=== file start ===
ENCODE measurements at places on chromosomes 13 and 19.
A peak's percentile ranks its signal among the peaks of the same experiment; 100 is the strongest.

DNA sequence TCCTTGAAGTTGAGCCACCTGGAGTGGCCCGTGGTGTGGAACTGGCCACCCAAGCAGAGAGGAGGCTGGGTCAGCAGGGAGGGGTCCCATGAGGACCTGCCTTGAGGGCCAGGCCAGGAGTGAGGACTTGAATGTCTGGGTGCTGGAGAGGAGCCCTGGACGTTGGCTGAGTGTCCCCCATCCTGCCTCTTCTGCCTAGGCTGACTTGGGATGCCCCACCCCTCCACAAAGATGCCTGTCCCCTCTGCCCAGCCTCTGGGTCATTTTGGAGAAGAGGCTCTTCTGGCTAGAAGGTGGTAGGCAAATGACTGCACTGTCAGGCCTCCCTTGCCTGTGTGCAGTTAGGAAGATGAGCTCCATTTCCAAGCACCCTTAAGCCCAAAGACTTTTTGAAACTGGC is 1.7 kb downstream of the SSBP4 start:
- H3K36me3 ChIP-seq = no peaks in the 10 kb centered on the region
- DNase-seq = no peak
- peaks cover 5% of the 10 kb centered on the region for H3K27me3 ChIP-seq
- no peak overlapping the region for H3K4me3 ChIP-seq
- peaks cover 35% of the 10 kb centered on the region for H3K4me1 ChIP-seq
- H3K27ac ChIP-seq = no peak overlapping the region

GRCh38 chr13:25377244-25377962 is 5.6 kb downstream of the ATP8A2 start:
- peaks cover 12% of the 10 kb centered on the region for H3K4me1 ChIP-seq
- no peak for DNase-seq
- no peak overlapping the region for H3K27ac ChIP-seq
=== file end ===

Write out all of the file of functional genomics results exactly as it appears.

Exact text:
ENCODE measurements at places on chromosomes 13 and 19.
A peak's percentile ranks its signal among the peaks of the same experiment; 100 is the strongest.

DNA sequence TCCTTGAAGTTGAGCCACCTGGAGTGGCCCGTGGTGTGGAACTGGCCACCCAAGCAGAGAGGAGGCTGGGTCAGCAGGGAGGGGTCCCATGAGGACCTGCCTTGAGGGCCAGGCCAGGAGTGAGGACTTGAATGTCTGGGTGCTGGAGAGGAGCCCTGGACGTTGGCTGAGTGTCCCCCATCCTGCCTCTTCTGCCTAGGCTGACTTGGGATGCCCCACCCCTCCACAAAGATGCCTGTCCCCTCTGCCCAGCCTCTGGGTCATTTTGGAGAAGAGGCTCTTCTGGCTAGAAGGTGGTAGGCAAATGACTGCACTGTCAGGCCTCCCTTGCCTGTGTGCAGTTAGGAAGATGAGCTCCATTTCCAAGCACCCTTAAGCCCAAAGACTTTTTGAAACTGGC is 1.7 kb downstream of the SSBP4 start:
- H3K36me3 ChIP-seq = no peaks in the 10 kb centered on the region
- DNase-seq = no peak
- peaks cover 5% of the 10 kb centered on the region for H3K27me3 ChIP-seq
- no peak overlapping the region for H3K4me3 ChIP-seq
- peaks cover 35% of the 10 kb centered on the region for H3K4me1 ChIP-seq
- H3K27ac ChIP-seq = no peak overlapping the region

GRCh38 chr13:25377244-25377962 is 5.6 kb downstream of the ATP8A2 start:
- peaks cover 12% of the 10 kb centered on the region for H3K4me1 ChIP-seq
- no peak for DNase-seq
- no peak overlapping the region for H3K27ac ChIP-seq